Does "Viking mythology" and "Norse mythology" mean the same, or are there any differences?

The Norse deities were: Odin, Thor, Heimdall... Does it mean, that the Viking deities were them too?

  • Vikings were all Norsemen, but not all Norsemen were Vikings. (See @solsdottir's answer.)
    – DukeZhou
    Commented Aug 24, 2016 at 13:50

3 Answers 3


A "Viking" was a a warrior who went raiding abroad. (See the Jorvik site for more on this.) They were probably the most famous medieval Scandinavians, but they were a small subset of all the Norse people.
Having said that, warrior gods would have been closest to their hearts, and Michael Enright has theorized that the rise of the god Odin was linked to the cultural and religious rise of warbands with a charismatic leader. (You'll notice on the show Vikings that Ragnar Lothrbrok has a close connection to Odin.)
So while farmers would have mainly worshipped Frey or Thor, and merchants and sailors probably focused on Njord, warriors certainly focused on Odin.

  • 1
    haha. I never thought of answering this way--the question is a little ambiguous. In light of that ambiguity, this is probably a good answer! (PS nice Ragnar Lothrbrok reference. I loved the way they presented him with Rollo and Floki as an Odin/Thor/Loki triad.)
    – DukeZhou
    Commented Aug 24, 2016 at 2:09
  • @Iter Ator Odin is a fairly terrifying figure--ruthless, bloodthirsty, and often quite treacherous. He was not considered to be beloved of the common folk.
    – DukeZhou
    Commented Aug 24, 2016 at 2:16
  • 1
    Yes, you could see why they would prefer Thor or Frey. I enjoyed the Odin/Thor/Loki bit of Vikings, too.
    – solsdottir
    Commented Aug 24, 2016 at 21:53

Snorri Sturluson would likely have had some thoughts on the subject.

Norse Mythology generally refers to stories about the Gods and Giants, codified first in the Poetic Edda, and later in the Prose Edda. (There are several English translations of both, but my favorite is Kevin Crossley-Holland's "The Norse Myths".)

"Viking Mythology", if I understand your meaning, would likely refer to the Sagas, which are often, but not exclusively, generational stories of heroes. Many of the Icelandic Sagas are concerned with the history of the settlement of the island.

I bring up Sturluson because both the Prose Edda, and sagas such as Egil's Saga are attributed to him.

  • Should be noted that Snorri Sturluson was a Christian and may or may not have been influenced by Christian philosophical ideas of his time. Though no doubt he does provides good insight into Norse mythology.
    – Cal-cium
    Commented May 31, 2017 at 16:08

It's actually a very interesting question. The only documentation regarding these people is from the Icelandic sagas who were principally Norwegian people fleeing the oppressive taxations imposed by King Harold Haradri. However, I think it's a safe bet that everyone was singing from the same hymn sheet and that they are one and the same. All over Scandinavia the only grave finds have been inscribed in the Norse Futhark (like running writing) and always the only deities they refer to are in the pantheon of Norse gods.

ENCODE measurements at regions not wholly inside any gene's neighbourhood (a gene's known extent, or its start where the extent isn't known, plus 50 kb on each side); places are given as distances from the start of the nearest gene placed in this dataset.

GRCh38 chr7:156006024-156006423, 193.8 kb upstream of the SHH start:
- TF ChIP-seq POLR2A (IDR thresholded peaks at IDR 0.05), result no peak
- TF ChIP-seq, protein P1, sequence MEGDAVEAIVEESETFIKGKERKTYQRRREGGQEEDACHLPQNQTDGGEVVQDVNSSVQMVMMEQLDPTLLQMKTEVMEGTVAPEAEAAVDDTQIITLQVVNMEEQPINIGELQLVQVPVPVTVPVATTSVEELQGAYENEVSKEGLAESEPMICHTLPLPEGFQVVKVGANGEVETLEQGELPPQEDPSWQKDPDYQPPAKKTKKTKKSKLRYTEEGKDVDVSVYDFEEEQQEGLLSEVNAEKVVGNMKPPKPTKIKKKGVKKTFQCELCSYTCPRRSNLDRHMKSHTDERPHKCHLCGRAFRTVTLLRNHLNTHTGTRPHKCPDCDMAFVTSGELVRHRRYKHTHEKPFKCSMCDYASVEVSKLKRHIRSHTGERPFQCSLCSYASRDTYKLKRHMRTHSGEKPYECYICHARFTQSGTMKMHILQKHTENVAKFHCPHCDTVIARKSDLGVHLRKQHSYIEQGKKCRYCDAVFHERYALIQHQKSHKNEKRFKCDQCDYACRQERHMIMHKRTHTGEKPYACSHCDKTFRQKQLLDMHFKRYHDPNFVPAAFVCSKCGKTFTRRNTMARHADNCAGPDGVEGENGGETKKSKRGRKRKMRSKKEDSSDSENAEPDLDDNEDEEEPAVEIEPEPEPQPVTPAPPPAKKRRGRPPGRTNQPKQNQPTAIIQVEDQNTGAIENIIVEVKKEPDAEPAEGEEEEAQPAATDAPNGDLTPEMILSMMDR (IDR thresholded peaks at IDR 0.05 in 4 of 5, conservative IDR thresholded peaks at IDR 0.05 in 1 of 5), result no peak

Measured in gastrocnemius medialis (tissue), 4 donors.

There is a school of thought that intimates that most religions in fact only worshipped one god and that other 'gods' are only supposed to be taken as aspects of that one god. A point to note is that historically ordinary people were told about the affairs of gods by the priests. That pecking order has only really been changed with the advent of the Christian church. Although it might be thought that Christianity came to Scandinavia with the introduction of various Christian missionaries intent on bringing god to a host of barbarians there is another school of thought held with some credibility by myself that the Norse were Christians, that for Odin read Jesus, that when in the Bible god disowned the Jews who had been his chosen race that he then made the Vikings his chosen race, beginning with Jesus/Odin (who was (killed?)by the jews) and tasked them to spread there seed around the world (note that the Norse were the only society in history that did not have capital punishment. If a Viking killed someone he was banished not executed). The Vikings spread into the UK, the Viking Rus formed what is now Russia, the Normans came from Scandinavia. These areas were the western Europeans that conducted the Crusades, these areas went and colonised America, Australia, New Zealand. So in hindsight whose seed has now been spread around the world?

If you're wondering about the Vikings first visits when they butchered the priests at Lindisfarne and subsequent monasteries etc., the people they butchered were the only ones that had vast deposits of gold with abbots that lived like kings whilst the average person struggled to feed his family. Maybe these initial Viking raids were heaven sent.

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